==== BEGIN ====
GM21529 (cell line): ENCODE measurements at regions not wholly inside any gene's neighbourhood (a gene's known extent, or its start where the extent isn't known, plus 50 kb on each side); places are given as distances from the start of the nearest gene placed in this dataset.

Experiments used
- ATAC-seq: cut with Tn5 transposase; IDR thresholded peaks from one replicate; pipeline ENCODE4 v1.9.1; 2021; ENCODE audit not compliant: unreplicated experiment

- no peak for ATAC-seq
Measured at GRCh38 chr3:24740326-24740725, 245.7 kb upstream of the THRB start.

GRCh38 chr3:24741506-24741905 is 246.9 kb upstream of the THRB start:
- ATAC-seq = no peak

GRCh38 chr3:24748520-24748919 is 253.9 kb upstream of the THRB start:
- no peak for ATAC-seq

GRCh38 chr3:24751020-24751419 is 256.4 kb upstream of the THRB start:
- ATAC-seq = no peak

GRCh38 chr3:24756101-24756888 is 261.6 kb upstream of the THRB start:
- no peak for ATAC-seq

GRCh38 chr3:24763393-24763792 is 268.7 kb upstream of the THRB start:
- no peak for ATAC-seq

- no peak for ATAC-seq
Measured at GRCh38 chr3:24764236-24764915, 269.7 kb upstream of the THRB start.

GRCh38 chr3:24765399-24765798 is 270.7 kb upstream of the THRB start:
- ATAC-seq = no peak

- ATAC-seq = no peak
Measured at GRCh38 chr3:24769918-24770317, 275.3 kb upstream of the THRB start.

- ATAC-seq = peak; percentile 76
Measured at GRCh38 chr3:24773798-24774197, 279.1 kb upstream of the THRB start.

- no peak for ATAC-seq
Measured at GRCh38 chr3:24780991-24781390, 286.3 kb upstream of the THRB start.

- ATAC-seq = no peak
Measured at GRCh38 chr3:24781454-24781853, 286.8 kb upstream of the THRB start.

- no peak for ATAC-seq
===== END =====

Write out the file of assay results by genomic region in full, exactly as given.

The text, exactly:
GM21529 (cell line): ENCODE measurements at regions not wholly inside any gene's neighbourhood (a gene's known extent, or its start where the extent isn't known, plus 50 kb on each side); places are given as distances from the start of the nearest gene placed in this dataset.

Experiments used
- ATAC-seq: cut with Tn5 transposase; IDR thresholded peaks from one replicate; pipeline ENCODE4 v1.9.1; 2021; ENCODE audit not compliant: unreplicated experiment

- no peak for ATAC-seq
Measured at GRCh38 chr3:24740326-24740725, 245.7 kb upstream of the THRB start.

GRCh38 chr3:24741506-24741905 is 246.9 kb upstream of the THRB start:
- ATAC-seq = no peak

GRCh38 chr3:24748520-24748919 is 253.9 kb upstream of the THRB start:
- no peak for ATAC-seq

GRCh38 chr3:24751020-24751419 is 256.4 kb upstream of the THRB start:
- ATAC-seq = no peak

GRCh38 chr3:24756101-24756888 is 261.6 kb upstream of the THRB start:
- no peak for ATAC-seq

GRCh38 chr3:24763393-24763792 is 268.7 kb upstream of the THRB start:
- no peak for ATAC-seq

- no peak for ATAC-seq
Measured at GRCh38 chr3:24764236-24764915, 269.7 kb upstream of the THRB start.

GRCh38 chr3:24765399-24765798 is 270.7 kb upstream of the THRB start:
- ATAC-seq = no peak

- ATAC-seq = no peak
Measured at GRCh38 chr3:24769918-24770317, 275.3 kb upstream of the THRB start.

- ATAC-seq = peak; percentile 76
Measured at GRCh38 chr3:24773798-24774197, 279.1 kb upstream of the THRB start.

- no peak for ATAC-seq
Measured at GRCh38 chr3:24780991-24781390, 286.3 kb upstream of the THRB start.

- ATAC-seq = no peak
Measured at GRCh38 chr3:24781454-24781853, 286.8 kb upstream of the THRB start.

- no peak for ATAC-seq